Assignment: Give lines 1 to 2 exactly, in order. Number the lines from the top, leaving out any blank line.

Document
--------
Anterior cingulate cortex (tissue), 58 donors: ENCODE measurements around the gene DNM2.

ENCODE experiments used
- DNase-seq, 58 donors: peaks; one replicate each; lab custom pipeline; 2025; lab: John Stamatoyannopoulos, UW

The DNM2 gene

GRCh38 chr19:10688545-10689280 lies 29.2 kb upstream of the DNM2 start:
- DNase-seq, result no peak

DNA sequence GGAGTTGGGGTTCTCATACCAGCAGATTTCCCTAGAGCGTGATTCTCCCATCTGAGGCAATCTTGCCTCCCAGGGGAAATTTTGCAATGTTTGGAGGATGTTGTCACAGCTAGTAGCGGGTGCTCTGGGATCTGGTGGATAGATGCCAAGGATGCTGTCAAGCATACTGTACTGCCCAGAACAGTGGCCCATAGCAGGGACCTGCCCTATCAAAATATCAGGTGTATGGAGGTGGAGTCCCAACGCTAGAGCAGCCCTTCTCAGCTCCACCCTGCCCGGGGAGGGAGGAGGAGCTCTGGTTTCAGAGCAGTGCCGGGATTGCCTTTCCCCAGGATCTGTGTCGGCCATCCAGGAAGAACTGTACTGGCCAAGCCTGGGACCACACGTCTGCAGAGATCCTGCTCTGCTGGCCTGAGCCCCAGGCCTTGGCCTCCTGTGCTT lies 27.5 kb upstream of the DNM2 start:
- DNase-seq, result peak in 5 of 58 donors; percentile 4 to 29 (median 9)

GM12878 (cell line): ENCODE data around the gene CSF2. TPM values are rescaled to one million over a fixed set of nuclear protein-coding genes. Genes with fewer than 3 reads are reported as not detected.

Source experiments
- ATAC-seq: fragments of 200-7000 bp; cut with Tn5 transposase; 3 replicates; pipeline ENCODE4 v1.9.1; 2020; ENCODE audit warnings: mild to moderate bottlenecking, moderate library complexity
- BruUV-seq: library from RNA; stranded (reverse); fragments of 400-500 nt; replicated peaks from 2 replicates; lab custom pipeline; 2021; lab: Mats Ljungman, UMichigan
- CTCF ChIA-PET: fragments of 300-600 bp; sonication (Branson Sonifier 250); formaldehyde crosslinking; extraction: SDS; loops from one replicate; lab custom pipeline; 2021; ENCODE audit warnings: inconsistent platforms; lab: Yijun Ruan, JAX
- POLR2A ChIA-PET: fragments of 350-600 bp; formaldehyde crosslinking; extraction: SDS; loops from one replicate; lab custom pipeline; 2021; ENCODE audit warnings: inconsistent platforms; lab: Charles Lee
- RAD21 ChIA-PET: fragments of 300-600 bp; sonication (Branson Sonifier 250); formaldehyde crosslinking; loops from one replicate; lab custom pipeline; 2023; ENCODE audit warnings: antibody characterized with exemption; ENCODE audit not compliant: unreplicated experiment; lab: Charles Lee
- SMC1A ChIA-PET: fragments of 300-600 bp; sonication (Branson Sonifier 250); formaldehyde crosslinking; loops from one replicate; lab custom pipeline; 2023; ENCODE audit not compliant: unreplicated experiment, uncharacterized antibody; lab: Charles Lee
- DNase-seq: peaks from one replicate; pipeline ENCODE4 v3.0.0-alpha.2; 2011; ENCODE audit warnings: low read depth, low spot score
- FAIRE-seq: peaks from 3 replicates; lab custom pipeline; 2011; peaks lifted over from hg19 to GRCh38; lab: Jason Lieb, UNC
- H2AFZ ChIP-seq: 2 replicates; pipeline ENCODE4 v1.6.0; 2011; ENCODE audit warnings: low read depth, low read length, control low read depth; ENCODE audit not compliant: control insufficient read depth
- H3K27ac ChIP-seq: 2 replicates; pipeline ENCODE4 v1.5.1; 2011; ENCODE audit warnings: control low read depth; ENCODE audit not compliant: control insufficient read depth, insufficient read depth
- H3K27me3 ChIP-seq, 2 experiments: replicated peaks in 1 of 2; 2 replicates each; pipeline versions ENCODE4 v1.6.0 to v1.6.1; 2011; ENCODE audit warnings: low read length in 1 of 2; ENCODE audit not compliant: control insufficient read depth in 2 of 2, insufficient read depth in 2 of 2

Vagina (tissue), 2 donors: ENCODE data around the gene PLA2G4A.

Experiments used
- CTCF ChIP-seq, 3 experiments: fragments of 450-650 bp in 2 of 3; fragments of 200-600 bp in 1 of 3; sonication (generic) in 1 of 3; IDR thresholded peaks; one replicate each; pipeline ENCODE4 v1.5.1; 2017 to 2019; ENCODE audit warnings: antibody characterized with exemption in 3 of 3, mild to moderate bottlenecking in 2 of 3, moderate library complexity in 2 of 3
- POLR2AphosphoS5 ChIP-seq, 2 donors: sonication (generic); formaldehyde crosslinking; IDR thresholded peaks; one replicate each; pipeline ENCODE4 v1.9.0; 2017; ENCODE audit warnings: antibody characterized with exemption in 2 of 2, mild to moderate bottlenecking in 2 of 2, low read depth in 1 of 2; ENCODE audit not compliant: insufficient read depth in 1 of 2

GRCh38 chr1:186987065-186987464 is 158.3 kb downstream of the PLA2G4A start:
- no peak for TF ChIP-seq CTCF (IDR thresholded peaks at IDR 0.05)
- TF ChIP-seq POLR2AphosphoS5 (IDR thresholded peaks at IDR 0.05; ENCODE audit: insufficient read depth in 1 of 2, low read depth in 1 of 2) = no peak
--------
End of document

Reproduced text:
Anterior cingulate cortex (tissue), 58 donors: ENCODE measurements around the gene DNM2.

ENCODE experiments used